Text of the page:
It is estimated that 5% to 10% of breast cancers are hereditary, caused by abnormal genes passed from parent to child. Genes are particles in cells, contained in chromosomes and made from DNA (deoxyribonucleic acid). DNA contains instructions for making proteins. And proteins control the structure and function of all the cells that make up your body.
Abnormalities in DNA are like typographical errors that lead to erroneous cell growth or function. In any person, if there is a mutation in a gene, the same error will appear in all cells that contain the same gene. It is like a manual, in which all copies have the same typographical error.
Most inherited breast cancers are associated with two abnormal genes: BRCA1 (BReast CAncer one gene) and BRCA2 (BReast CAncer two gene) ... Everyone has the BRCA1 and BRCA2 genes. The function of the BRCA genes is to repair cell damage and keep the mammary glands, ovaries, and other cells functioning normally. But when these genes contain abnormalities or mutations that are passed down from generation to generation, the genes do not function normally and there is a high risk of developing breast cancer, ovarian cancer and other cancers. Abnormal BRCA1 and BRCA2 genes account for about 10% of all breast cancers, or 1 in every 10 cases.
Having an abnormal BRCA1 or BRCA2 gene does not mean you will be diagnosed with breast cancer. Researchers have already shown that other mutations in chromosome elements - SNPs (single nucleotide polymorphisms) - may be associated with a higher risk of breast cancer in women with an abnormal BRCA1 gene, as well as in women who have not inherited the abnormal breast cancer gene. p>
Women who are diagnosed with breast cancer and have an abnormal BRCA1 or BRCA2 gene often have a family history of breast cancer, ovarian cancer, and other cancers. However, most people who develop breast cancer do not inherit the abnormal breast cancer gene and do not have a family history of the disease.
People are significantly more likely to develop breast cancer if:
There are blood relatives (grandmothers, mothers, sisters, aunts) on the mother's or father's side who had breast cancer diagnosed before age 50.
family members have breast or ovarian cancer.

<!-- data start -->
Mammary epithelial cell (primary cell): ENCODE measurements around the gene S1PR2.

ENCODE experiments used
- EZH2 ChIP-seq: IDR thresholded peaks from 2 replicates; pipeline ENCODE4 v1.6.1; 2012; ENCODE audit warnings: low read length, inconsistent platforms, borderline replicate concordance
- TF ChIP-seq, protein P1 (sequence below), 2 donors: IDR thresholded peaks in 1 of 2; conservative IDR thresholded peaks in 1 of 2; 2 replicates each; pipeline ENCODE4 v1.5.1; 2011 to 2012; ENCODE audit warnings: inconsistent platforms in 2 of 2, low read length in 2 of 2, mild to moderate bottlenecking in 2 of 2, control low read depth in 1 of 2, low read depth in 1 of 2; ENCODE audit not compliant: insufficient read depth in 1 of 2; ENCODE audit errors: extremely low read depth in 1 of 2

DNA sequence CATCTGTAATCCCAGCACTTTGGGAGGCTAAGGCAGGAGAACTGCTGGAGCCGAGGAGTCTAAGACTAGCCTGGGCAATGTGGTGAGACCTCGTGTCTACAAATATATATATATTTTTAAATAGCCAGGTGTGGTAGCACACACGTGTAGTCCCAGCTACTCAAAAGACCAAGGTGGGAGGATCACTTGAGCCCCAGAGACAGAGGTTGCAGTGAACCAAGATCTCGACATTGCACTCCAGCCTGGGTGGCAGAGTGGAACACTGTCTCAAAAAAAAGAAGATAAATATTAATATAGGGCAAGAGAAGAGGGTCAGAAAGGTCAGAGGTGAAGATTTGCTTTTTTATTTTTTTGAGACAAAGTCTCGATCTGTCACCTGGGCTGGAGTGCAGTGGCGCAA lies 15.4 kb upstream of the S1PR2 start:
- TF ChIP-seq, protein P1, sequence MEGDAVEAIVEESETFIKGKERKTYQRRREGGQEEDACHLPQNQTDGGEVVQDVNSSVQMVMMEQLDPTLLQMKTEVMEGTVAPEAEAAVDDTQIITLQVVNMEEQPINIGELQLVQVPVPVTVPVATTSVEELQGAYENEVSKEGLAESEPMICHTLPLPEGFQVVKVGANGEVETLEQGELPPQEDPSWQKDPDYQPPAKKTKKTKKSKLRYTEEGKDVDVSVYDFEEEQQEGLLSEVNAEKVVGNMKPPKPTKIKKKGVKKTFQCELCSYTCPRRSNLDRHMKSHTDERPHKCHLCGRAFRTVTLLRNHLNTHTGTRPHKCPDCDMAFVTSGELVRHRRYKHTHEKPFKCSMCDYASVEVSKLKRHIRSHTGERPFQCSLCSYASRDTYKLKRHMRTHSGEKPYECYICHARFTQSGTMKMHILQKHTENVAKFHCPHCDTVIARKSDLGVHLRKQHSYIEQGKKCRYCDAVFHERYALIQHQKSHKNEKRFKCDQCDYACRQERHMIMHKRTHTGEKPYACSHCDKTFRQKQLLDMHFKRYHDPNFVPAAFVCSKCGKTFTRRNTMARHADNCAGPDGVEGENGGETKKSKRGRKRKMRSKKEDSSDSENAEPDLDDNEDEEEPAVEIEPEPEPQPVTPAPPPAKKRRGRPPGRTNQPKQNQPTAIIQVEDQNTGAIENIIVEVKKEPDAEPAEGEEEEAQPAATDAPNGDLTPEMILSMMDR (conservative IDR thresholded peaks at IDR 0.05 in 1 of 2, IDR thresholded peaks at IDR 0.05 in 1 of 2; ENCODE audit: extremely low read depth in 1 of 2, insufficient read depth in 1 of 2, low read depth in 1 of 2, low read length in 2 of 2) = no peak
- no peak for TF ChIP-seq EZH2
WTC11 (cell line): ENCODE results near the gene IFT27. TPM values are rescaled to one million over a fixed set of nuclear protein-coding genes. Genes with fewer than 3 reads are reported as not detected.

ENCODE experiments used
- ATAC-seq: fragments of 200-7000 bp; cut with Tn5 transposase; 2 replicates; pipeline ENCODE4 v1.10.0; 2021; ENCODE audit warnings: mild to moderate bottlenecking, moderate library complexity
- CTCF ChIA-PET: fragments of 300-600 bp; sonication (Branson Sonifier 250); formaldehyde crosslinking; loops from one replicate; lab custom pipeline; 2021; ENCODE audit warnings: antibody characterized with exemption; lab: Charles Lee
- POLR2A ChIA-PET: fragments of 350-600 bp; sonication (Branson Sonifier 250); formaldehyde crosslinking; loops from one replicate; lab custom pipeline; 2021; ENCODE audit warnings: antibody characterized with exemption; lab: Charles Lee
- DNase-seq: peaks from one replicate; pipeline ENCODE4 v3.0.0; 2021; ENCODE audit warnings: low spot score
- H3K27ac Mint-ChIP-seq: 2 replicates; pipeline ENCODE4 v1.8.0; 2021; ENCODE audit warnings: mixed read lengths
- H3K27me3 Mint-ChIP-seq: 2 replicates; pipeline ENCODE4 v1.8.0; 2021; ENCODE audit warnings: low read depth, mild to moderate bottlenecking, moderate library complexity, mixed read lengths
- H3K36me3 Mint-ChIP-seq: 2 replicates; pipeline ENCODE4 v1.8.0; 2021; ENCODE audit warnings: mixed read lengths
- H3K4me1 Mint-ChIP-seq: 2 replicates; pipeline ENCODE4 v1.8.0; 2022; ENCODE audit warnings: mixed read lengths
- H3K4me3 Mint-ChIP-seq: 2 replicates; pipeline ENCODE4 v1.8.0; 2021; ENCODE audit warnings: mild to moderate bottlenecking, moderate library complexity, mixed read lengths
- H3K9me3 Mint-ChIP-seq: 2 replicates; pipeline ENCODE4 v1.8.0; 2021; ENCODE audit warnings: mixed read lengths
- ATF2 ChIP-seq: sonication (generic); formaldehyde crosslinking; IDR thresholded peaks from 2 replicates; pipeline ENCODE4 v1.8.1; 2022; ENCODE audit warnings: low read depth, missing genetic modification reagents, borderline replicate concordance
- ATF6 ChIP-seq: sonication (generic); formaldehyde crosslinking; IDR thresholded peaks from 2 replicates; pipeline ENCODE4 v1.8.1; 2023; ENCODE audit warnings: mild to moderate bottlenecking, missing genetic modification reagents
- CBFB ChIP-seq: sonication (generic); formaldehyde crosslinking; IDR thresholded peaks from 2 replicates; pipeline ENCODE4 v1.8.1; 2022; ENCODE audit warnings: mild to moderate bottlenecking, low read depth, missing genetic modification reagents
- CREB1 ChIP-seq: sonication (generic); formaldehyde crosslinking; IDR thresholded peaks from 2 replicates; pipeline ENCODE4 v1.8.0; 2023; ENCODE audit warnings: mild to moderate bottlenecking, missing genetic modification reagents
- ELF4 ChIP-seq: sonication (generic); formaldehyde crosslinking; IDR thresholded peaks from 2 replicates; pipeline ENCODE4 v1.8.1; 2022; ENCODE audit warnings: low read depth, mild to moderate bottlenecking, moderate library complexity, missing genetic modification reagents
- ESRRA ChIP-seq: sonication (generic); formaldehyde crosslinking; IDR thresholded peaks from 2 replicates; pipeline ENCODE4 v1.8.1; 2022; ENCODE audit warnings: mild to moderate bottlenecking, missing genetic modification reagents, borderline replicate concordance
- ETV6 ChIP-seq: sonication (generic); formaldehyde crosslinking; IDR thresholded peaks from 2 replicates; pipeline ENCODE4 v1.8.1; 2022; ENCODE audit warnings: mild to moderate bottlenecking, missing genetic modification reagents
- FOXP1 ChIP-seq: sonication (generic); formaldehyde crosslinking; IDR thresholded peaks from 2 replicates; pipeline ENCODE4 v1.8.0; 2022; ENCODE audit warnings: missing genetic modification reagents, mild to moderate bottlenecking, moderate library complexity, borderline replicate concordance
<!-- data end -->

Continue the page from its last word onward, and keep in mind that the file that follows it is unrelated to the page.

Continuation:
A relative with triple negative breast cancer.
In addition to breast cancer, family members have other cancers such as prostate cancer , melanoma, pancreatic cancer, cancer of the stomach, uterus, thyroid gland, colon cancer and / or sarcoma.
The women in the family had cancer in both breasts.
If one a family member has an abnormal gene for breast cancer, this does not mean that all family members will. Women who have an abnormal BRCA1 or BRCA2 gene (or both)may have up to an 80% risk of being diagnosed with breast cancer in their lifetime. Breast cancer associated with an abnormal BRCA1 or BRCA2 gene tends to develop in young women and is more common in both breasts than cancer in women without these abnormal genes.
Women with an abnormal BRCA1 or BRCA2 gene also have an increased risk of ovarian, colon and pancreatic cancers and melanoma. Men with the abnormal BRCA2 gene have a higher risk of breast cancer than men who do not - about 8% by the time they turn 80. This is about 80 times the average.
Men with an abnormal BRCA1 gene have a slightly higher risk of developing prostate cancer. Men with the abnormal BRCA2 gene are 7 times more likely to have prostate cancer than men without the abnormal gene. The risk of developing skin or digestive tract cancer may also be slightly higher in men with abnormal BRCA1 or BRCA2 genes.
A good example of the hereditary nature of breast cancer is the case of the famous actress Angelina Jolie, whose mother and grandmother died of cancer breasts. Angelina Jolie performed a preventive operation to remove the breast and its reconstruction ... Sometimes in similar clinical cases, doctors may recommend removing the ovaries in order to prevent cancer. Preventive surgery eliminates the risk of breast cancer
There is a concept of the absolute cumulative risk of cancer and the relative risk. The absolute cumulative risk of breast cancer according to 2013 data in the Russian Federation is 5.3%. This means that in the modern population, the probability of developing breast cancer is 5.3% (within 75 years of life).
Having a first-order blood relative, which includes the mother as a whole, increases the risk of breast cancer by about 3 times is the relative risk ratio.
However, the relative risk may be higher if there are identified BRCA gene mutations or confirmed genetic syndromes associated with an increased risk of breast cancer.
Thus, the risk a daughter whose mother had breast cancer can be estimated at about 16% chance of developing breast cancer within 75 years of life. And even higher if the daughter lives longer.
It should also be noted that the daughter will also have an increased risk of ovarian cancer (although not as much as breast cancer).
Hence Conclusion: such a daughter needs to be observed annually by an oncologist from the age of 35 and regularly perform X-ray mammography. Perhaps it makes sense to do an analysis of the BRCA genes for mutations after oncogenetic counseling.
And I would recommend taking insurance against cancer so that you will be fully armed if it does come. There are plenty of good suggestions on this topic right now.